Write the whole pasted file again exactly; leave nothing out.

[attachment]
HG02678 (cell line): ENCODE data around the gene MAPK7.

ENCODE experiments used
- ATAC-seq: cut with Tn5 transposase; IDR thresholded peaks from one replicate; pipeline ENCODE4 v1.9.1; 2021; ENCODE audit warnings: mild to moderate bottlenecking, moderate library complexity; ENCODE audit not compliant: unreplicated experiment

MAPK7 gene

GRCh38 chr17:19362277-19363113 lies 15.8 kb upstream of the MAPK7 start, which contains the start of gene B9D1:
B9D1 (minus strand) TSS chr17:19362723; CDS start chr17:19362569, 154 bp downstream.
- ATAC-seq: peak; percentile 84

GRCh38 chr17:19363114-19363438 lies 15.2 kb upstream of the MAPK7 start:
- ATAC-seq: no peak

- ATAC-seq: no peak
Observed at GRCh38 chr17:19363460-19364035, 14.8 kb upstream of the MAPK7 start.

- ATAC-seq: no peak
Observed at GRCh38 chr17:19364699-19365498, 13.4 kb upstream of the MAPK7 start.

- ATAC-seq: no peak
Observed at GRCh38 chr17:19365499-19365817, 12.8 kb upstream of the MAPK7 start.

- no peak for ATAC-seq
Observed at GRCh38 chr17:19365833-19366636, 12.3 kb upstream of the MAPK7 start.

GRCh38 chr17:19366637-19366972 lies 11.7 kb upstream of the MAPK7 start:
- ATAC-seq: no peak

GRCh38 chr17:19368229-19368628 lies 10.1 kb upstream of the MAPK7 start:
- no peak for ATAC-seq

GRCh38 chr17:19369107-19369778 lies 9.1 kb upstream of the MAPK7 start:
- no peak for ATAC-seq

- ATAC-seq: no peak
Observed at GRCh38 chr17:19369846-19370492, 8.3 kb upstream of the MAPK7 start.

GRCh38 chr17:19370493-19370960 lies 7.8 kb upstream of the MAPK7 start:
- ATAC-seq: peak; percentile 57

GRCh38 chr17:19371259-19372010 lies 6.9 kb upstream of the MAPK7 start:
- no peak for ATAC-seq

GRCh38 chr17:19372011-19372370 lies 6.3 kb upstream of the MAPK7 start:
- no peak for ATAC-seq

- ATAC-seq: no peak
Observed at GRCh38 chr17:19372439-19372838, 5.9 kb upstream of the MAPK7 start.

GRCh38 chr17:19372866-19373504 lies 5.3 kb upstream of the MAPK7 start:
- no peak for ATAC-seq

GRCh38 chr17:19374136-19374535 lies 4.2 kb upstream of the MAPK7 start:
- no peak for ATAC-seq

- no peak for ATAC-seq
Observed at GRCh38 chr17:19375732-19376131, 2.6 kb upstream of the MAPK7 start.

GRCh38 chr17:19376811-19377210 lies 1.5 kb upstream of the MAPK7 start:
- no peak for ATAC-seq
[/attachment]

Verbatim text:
HG02678 (cell line): ENCODE data around the gene MAPK7.

ENCODE experiments used
- ATAC-seq: cut with Tn5 transposase; IDR thresholded peaks from one replicate; pipeline ENCODE4 v1.9.1; 2021; ENCODE audit warnings: mild to moderate bottlenecking, moderate library complexity; ENCODE audit not compliant: unreplicated experiment

MAPK7 gene

GRCh38 chr17:19362277-19363113 lies 15.8 kb upstream of the MAPK7 start, which contains the start of gene B9D1:
B9D1 (minus strand) TSS chr17:19362723; CDS start chr17:19362569, 154 bp downstream.
- ATAC-seq: peak; percentile 84

GRCh38 chr17:19363114-19363438 lies 15.2 kb upstream of the MAPK7 start:
- ATAC-seq: no peak

- ATAC-seq: no peak
Observed at GRCh38 chr17:19363460-19364035, 14.8 kb upstream of the MAPK7 start.

- ATAC-seq: no peak
Observed at GRCh38 chr17:19364699-19365498, 13.4 kb upstream of the MAPK7 start.

- ATAC-seq: no peak
Observed at GRCh38 chr17:19365499-19365817, 12.8 kb upstream of the MAPK7 start.

- no peak for ATAC-seq
Observed at GRCh38 chr17:19365833-19366636, 12.3 kb upstream of the MAPK7 start.

GRCh38 chr17:19366637-19366972 lies 11.7 kb upstream of the MAPK7 start:
- ATAC-seq: no peak

GRCh38 chr17:19368229-19368628 lies 10.1 kb upstream of the MAPK7 start:
- no peak for ATAC-seq

GRCh38 chr17:19369107-19369778 lies 9.1 kb upstream of the MAPK7 start:
- no peak for ATAC-seq

- ATAC-seq: no peak
Observed at GRCh38 chr17:19369846-19370492, 8.3 kb upstream of the MAPK7 start.

GRCh38 chr17:19370493-19370960 lies 7.8 kb upstream of the MAPK7 start:
- ATAC-seq: peak; percentile 57

GRCh38 chr17:19371259-19372010 lies 6.9 kb upstream of the MAPK7 start:
- no peak for ATAC-seq

GRCh38 chr17:19372011-19372370 lies 6.3 kb upstream of the MAPK7 start:
- no peak for ATAC-seq

- ATAC-seq: no peak
Observed at GRCh38 chr17:19372439-19372838, 5.9 kb upstream of the MAPK7 start.

GRCh38 chr17:19372866-19373504 lies 5.3 kb upstream of the MAPK7 start:
- no peak for ATAC-seq

GRCh38 chr17:19374136-19374535 lies 4.2 kb upstream of the MAPK7 start:
- no peak for ATAC-seq

- no peak for ATAC-seq
Observed at GRCh38 chr17:19375732-19376131, 2.6 kb upstream of the MAPK7 start.

GRCh38 chr17:19376811-19377210 lies 1.5 kb upstream of the MAPK7 start:
- no peak for ATAC-seq